United States District Court, E.D. Missouri, Northern Division
TALIA S. NELSON, Plaintiff,
ANDREW M. SAUL,  Commissioner of Social Security, Defendant.
MEMORANDUM AND ORDER
L. WHITE, UNITED STATES DISTRICT JUDGE
an action under 42 U.S.C. § 1383(c)(3) for judicial
review of the Commissioner of Social Security's final
decision denying plaintiff Talia S. Nelson's application
for Supplemental Security Income ("SSI") under
Title XVI of the Social Security Act ("the Act").
Because the Appeals Council denied Plaintiffs Request for
Review, the decision by the Administrative Law Judge
("ALJ") is the final decision of the Commissioner.
For the reasons set forth below, the Court reverses the
decision of the Commissioner.
protectively filed an application for SSI on July 29, 2015.
In the application, she alleged disability beginning August
24, 2007. Record ("R.") at 143. Plaintiffs claims
were denied on October 1, 2015. R. 15. Plaintiff timely filed
a request for a hearing before an ALJ on October 26, 2015.
Id. On March 20, 2017, plaintiff moved to amend her
alleged onset date to July 29, 2015. R. 159. On March 29,
2017, plaintiff testified at a hearing before the ALJ. R. 6.
In a decision dated October 19, 2017, the ALJ concluded
plaintiff was under a disability but also concluded that a
substance use disorder was a contributing factor material to
the determination of disability and determined that plaintiff
was not disabled under the Act at any time from the date the
application was filed through the date of decision. R. 15-26.
On May 25, 2018, the Appeals Council denied plaintiffs
request for review. R. 1-3. Accordingly, the Appeals Council
found that plaintiffs reasons did not provide a basis for
changing the ALJ's decision. R. 1. As a result, the
ALJ's decision stands as the final decision of the
claimant for social security disability benefits must
demonstrate that he or she suffers from a physical or mental
disability. The Social Security Act defines disability
"as the inability to do any substantial gainful activity
by reason of any medically determinable physical or mental
impairment which can be expected to result in death or which
has lasted or can be expected to last for a continuous period
of not less than 12 months." 20 C.F.R. §
the Social Security Act, the Commissioner has established a
five-step process for determining whether a person is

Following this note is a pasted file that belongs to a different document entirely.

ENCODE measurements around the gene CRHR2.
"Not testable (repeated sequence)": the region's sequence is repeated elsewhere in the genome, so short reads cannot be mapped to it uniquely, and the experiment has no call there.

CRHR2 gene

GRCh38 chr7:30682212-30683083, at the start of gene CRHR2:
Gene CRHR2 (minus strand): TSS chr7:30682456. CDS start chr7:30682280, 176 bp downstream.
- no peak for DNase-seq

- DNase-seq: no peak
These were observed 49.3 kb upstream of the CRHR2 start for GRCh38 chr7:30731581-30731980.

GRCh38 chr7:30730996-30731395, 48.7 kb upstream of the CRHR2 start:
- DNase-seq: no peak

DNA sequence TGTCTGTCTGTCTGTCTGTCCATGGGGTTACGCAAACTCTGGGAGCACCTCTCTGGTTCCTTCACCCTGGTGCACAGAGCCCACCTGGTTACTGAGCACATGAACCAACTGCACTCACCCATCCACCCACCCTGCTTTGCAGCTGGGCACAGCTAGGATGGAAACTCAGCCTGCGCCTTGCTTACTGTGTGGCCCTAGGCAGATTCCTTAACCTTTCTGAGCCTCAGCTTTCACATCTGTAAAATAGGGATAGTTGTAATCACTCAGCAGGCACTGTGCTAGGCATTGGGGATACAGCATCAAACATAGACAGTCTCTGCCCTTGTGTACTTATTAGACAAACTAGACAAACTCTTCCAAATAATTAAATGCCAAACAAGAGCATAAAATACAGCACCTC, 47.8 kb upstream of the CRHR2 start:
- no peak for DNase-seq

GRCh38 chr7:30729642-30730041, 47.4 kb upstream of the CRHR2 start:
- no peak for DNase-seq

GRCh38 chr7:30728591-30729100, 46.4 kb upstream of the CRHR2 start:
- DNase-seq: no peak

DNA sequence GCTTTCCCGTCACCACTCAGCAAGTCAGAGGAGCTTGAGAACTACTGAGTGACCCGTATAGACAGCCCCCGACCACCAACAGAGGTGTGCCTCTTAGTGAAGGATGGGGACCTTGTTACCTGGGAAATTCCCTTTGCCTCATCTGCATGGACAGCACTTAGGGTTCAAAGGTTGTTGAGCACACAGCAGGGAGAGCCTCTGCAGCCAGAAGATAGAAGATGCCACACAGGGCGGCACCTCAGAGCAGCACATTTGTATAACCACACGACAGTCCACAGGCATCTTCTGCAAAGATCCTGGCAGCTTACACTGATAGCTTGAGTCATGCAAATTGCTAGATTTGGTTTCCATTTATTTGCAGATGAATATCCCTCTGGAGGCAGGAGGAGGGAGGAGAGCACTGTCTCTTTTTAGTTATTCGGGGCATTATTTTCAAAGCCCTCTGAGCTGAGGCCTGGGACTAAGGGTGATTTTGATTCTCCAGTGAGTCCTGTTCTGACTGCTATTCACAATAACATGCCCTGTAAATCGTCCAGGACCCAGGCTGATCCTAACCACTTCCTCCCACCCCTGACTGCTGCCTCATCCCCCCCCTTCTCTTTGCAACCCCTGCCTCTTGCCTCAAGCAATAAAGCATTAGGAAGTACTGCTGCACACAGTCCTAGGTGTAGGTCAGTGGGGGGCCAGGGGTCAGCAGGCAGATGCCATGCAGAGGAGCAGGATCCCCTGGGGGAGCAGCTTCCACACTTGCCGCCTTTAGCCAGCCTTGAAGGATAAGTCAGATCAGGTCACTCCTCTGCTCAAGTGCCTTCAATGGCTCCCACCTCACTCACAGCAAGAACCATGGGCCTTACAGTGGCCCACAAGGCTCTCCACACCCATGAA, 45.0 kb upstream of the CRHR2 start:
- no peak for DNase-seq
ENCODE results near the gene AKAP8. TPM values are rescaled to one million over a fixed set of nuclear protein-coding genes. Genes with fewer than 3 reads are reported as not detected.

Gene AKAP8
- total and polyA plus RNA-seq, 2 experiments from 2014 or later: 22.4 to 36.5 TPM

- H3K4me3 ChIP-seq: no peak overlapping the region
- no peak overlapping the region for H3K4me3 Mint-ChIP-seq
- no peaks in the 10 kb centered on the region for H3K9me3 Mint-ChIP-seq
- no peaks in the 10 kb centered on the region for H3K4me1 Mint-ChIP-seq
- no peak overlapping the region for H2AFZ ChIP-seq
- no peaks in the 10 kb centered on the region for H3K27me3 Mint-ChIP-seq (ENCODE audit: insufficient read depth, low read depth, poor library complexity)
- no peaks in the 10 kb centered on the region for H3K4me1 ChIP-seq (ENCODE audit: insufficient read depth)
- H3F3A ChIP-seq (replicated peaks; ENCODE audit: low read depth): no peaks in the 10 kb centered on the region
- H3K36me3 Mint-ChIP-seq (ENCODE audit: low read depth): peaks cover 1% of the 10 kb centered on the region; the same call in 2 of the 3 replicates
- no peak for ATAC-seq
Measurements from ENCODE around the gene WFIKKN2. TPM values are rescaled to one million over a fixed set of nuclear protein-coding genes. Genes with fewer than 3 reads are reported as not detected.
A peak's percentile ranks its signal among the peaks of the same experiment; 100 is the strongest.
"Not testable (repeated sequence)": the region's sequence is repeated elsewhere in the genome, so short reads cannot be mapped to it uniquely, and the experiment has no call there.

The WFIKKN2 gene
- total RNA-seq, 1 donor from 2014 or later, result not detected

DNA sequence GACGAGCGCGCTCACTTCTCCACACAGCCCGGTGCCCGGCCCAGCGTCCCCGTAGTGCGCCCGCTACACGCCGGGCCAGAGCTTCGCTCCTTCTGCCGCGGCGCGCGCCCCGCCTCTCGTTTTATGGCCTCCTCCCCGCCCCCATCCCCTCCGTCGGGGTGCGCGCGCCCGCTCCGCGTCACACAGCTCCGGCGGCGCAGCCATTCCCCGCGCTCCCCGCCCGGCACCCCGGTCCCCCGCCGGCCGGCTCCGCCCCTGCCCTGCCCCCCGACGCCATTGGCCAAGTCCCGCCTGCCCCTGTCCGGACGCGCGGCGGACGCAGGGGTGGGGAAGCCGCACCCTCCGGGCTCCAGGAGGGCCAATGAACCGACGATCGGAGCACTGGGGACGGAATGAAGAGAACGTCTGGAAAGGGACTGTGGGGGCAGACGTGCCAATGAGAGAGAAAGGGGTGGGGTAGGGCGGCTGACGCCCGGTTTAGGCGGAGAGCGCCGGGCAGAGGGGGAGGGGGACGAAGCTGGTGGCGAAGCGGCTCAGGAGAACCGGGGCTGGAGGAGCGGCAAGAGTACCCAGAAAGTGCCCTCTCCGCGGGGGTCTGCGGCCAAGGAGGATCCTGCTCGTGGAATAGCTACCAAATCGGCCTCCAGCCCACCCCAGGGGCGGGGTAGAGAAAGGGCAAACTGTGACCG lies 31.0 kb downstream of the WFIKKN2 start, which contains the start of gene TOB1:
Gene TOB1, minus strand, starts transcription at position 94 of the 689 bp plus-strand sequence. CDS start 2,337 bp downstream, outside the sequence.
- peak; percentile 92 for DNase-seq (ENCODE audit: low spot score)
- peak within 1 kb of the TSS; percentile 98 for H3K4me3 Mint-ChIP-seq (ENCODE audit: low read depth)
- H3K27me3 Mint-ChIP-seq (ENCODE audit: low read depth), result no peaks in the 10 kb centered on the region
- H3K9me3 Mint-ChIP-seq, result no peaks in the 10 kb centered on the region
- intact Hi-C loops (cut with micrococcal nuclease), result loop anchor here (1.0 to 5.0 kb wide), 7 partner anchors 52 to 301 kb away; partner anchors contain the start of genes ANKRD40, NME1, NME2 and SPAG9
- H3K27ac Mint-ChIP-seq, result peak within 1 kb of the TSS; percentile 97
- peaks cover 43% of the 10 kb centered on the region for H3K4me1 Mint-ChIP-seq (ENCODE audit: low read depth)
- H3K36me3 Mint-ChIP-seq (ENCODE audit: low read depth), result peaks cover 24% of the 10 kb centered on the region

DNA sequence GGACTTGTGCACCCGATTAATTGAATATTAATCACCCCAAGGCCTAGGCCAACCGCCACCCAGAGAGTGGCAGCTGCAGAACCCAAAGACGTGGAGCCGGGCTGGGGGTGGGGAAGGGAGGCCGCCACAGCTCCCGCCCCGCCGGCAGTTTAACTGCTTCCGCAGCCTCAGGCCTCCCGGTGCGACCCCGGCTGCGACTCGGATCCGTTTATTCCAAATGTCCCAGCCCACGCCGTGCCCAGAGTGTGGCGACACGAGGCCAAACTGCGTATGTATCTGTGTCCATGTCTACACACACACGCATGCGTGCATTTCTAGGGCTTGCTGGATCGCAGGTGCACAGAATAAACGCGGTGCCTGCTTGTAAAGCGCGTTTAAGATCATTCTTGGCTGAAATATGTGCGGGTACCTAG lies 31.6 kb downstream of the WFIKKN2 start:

disabled. 20 C.F.R. §§ 416.920, 404.1520. "If
a claimant fails to meet the criteria at any step in the
evaluation of disability, the process ends and the claimant
is determined to be not disabled." Goff v.
Barnhart, 421 F.3d 785, 790 (8th Cir. 2005) (quoting
Eichelberger v. Barnhart 390 F.3d 584, 590-91 (8th
Cir. 2004)). In this sequential analysis, the claimant first
cannot be engaged in "substantial gainful activity"
to qualify for disability benefits. 20 C.F.R. §§
416.920(b), 404.1520(b). Second, the claimant must have a
severe impairment. 20 C.F.R. §§ 416.920(c),
404.1520(c). The Social Security Act defines "severe
impairment" as "any impairment or combination of
impairments which significantly limits [claimant's]
physical or mental ability to do basic work activities.
..." Id. '"The sequential evaluation
process may be terminated at step two only when the
claimant's impairment or combination of impairments would
have no more than a minimal impact on [his or] her ability to
work.'" Page v. Astrue, 484 F.3d 1040, 1043
(8th Cir. 2007) (quoting Caviness v. Massanari. 250
F.3d 603, 605 (8th Cir. 2001)).
the ALJ must determine whether the claimant has an impairment
which meets or equals one of the impairments listed in the
Regulations. 20 C.F.R. §§ 416.920(d), 404.1520(d).
If the claimant has one of, or the medical equivalent of,
these impairments, then the claimant is per se disabled
without consideration of the claimant's age, education,
or work history. Id.
the impairment must prevent the claimant from doing past
relevant work. 20 C.F.R. §§ 416.920(f),
404.1520(f). The burden rests with the claimant at this
fourth step to establish his or her Residual Functional
Capacity ("RFC"). Steed v. Astrue, 524
F.3d 872, 874 n.3 (8th Cir. 2008) ("Through step four of
this analysis, the claimant has the burden of showing that
she is disabled."). The ALJ will review a claimant's
RFC and the physical and mental demands of the work the
claimant has done in the past. 20 C.F.R. § 404.1520(f).
the severe impairment must prevent the claimant from doing
any other work. 20 C.F.R. §§ 416.920(g),
404.1520(g). At this fifth step of the sequential analysis,
the Commissioner has the burden of production to show
evidence of other jobs in the national economy that can be
performed by a person with the claimant's RFC.
Steed, 524 F.3d at 874 n.3. If the claimant meets
these standards, the ALJ will find the claimant to be
disabled. "The ultimate burden of persuasion to prove
disability, however, remains with the claimant."
Young v. Apfel, 221 F.3d 1065, 1069 n.5 (8th Cir.
2000). See also Harris v. Barnhart 356 F.3d 926, 931
n.2 (8th Cir. 2004) (citing 68 Fed. Reg. 51153, 51155 (Aug.